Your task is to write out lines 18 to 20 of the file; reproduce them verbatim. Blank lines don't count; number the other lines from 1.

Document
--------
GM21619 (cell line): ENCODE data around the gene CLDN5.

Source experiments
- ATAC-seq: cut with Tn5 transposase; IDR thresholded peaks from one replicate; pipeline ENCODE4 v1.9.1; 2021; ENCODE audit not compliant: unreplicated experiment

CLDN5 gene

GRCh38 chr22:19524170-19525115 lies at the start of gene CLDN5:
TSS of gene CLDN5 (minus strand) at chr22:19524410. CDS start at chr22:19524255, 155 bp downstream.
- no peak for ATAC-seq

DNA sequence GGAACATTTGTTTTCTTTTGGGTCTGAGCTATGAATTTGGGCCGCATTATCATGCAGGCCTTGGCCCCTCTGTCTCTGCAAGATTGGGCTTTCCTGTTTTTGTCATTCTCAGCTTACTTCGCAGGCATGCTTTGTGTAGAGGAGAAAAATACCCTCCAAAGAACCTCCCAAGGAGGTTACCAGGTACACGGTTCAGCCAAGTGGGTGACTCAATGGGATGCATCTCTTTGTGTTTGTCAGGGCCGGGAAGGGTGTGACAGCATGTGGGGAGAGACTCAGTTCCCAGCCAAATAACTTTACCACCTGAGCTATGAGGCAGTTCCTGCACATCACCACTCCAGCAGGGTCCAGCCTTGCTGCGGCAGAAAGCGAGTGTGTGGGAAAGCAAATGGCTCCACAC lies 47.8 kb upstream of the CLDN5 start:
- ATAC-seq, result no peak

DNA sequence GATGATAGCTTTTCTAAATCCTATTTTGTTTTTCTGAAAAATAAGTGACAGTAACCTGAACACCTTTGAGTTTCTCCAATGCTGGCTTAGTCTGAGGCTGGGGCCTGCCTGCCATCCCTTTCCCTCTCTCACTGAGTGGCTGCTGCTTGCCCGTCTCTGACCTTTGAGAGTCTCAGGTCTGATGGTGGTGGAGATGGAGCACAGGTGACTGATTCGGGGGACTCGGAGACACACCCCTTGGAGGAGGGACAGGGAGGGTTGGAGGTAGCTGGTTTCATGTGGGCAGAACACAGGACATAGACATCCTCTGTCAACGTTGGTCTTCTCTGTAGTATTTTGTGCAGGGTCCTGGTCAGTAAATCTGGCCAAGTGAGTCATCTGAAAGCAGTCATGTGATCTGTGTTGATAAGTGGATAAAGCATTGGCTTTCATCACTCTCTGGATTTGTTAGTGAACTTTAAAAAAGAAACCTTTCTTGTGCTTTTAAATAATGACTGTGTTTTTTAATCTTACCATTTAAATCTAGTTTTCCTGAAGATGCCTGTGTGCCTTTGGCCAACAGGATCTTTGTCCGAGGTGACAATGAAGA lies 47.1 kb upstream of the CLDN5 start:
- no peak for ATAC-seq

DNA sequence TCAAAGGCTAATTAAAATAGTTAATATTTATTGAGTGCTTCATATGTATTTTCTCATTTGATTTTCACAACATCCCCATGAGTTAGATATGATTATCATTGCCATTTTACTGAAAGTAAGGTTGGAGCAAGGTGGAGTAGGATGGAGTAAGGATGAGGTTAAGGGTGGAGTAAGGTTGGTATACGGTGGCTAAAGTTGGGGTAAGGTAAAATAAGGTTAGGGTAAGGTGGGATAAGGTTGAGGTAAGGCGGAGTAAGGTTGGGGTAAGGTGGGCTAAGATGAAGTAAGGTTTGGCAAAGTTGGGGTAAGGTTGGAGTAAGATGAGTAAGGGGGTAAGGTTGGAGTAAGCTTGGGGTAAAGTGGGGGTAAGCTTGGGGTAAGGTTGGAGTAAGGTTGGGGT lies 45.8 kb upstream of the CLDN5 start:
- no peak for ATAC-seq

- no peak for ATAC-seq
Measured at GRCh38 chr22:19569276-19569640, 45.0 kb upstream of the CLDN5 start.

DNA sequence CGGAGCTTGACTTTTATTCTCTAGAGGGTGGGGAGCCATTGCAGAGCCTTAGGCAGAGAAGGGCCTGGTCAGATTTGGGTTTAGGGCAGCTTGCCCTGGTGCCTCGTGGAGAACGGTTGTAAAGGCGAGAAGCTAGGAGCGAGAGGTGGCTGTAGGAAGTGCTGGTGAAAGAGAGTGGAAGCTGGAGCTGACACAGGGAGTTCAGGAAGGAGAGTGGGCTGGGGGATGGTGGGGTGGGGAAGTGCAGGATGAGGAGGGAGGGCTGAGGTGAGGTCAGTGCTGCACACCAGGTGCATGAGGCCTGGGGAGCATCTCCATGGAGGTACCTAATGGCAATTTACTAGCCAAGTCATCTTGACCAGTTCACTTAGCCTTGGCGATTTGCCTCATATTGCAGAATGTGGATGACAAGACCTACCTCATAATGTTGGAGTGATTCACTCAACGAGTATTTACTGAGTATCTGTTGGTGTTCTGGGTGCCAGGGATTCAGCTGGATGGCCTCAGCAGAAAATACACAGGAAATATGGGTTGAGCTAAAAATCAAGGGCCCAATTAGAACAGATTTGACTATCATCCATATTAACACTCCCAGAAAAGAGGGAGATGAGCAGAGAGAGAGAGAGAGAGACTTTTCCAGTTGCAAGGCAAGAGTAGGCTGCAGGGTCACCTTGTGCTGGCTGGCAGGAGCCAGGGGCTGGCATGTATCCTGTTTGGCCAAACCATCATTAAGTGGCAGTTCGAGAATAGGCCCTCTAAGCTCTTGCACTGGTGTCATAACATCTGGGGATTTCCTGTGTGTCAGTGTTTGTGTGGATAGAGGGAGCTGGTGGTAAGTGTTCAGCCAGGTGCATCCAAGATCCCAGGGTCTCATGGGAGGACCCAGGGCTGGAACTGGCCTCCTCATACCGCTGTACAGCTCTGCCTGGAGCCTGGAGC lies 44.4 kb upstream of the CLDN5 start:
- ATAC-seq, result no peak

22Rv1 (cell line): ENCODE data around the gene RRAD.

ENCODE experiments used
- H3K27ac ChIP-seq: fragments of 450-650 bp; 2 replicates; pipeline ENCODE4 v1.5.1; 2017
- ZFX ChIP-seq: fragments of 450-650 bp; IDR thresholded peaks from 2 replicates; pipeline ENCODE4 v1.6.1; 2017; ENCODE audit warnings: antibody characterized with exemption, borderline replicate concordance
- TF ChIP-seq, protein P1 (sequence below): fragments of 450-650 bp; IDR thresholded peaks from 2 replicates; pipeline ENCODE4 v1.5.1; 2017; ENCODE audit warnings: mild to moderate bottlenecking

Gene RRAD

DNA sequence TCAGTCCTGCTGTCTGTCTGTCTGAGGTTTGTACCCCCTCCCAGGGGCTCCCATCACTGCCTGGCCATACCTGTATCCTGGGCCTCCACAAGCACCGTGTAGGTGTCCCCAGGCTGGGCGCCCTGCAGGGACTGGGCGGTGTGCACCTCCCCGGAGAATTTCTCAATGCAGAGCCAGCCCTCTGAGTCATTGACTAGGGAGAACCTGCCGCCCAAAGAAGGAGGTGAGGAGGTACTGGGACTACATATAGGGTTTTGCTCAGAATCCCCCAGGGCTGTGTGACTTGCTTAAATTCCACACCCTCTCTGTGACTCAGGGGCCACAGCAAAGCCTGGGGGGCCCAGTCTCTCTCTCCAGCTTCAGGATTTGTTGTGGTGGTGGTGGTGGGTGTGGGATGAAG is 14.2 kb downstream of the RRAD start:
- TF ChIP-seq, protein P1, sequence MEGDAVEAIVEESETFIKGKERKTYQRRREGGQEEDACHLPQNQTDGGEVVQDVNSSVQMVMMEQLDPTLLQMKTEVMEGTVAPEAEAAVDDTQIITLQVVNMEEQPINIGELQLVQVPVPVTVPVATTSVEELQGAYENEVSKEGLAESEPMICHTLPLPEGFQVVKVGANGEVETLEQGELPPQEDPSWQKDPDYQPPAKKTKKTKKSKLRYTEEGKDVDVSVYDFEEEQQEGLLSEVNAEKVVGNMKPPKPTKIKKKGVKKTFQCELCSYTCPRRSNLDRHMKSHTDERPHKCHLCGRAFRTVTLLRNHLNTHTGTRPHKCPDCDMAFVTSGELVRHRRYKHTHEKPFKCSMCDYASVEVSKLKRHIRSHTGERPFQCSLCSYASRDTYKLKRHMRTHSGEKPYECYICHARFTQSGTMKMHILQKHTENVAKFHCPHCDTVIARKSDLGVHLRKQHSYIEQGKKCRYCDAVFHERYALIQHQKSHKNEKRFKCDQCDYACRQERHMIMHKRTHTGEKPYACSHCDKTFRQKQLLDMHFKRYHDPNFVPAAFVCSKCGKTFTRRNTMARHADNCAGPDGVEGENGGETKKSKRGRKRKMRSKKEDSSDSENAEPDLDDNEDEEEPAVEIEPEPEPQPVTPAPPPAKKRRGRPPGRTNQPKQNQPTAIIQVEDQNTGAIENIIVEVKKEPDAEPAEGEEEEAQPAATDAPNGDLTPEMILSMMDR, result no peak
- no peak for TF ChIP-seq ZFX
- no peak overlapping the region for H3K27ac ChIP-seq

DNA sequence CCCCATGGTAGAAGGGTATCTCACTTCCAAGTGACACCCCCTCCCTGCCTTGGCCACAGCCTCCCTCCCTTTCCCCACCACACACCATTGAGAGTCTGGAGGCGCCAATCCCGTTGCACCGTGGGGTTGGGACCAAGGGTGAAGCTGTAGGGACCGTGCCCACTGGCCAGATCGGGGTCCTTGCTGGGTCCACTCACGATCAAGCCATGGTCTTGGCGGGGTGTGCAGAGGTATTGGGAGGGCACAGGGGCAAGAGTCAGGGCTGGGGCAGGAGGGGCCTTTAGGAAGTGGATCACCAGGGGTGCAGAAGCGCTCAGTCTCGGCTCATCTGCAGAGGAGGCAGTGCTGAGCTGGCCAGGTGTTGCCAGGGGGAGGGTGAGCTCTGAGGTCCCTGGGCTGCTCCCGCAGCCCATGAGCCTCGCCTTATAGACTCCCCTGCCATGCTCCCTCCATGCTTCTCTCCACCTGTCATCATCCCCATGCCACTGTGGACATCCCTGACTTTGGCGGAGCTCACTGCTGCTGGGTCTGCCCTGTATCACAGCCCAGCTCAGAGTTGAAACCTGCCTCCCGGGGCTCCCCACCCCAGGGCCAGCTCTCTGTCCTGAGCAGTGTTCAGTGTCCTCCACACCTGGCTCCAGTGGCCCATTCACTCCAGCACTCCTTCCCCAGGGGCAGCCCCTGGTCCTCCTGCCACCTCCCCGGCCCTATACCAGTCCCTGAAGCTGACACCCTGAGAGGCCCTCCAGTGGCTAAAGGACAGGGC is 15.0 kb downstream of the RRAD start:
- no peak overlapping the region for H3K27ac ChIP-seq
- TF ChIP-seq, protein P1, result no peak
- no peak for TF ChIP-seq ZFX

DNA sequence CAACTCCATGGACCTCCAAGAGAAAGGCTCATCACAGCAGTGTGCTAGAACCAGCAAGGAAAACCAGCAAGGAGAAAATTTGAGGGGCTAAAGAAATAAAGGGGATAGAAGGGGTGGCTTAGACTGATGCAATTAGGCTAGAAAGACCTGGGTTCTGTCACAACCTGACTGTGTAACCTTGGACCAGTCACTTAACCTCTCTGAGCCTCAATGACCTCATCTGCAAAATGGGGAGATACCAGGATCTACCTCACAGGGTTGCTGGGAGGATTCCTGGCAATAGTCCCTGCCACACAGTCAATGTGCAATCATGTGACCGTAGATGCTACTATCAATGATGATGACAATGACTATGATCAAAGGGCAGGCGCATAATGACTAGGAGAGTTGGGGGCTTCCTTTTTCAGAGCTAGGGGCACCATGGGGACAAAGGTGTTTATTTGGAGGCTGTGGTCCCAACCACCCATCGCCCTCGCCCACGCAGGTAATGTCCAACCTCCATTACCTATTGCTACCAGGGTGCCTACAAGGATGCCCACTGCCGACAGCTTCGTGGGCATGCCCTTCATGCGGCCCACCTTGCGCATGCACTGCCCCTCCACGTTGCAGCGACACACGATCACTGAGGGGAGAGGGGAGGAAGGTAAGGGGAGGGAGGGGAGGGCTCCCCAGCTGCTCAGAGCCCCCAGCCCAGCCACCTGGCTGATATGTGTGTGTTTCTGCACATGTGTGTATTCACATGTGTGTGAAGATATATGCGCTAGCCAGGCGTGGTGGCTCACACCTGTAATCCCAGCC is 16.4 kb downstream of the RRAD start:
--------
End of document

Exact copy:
22Rv1 (cell line): ENCODE data around the gene RRAD.

ENCODE experiments used
- H3K27ac ChIP-seq: fragments of 450-650 bp; 2 replicates; pipeline ENCODE4 v1.5.1; 2017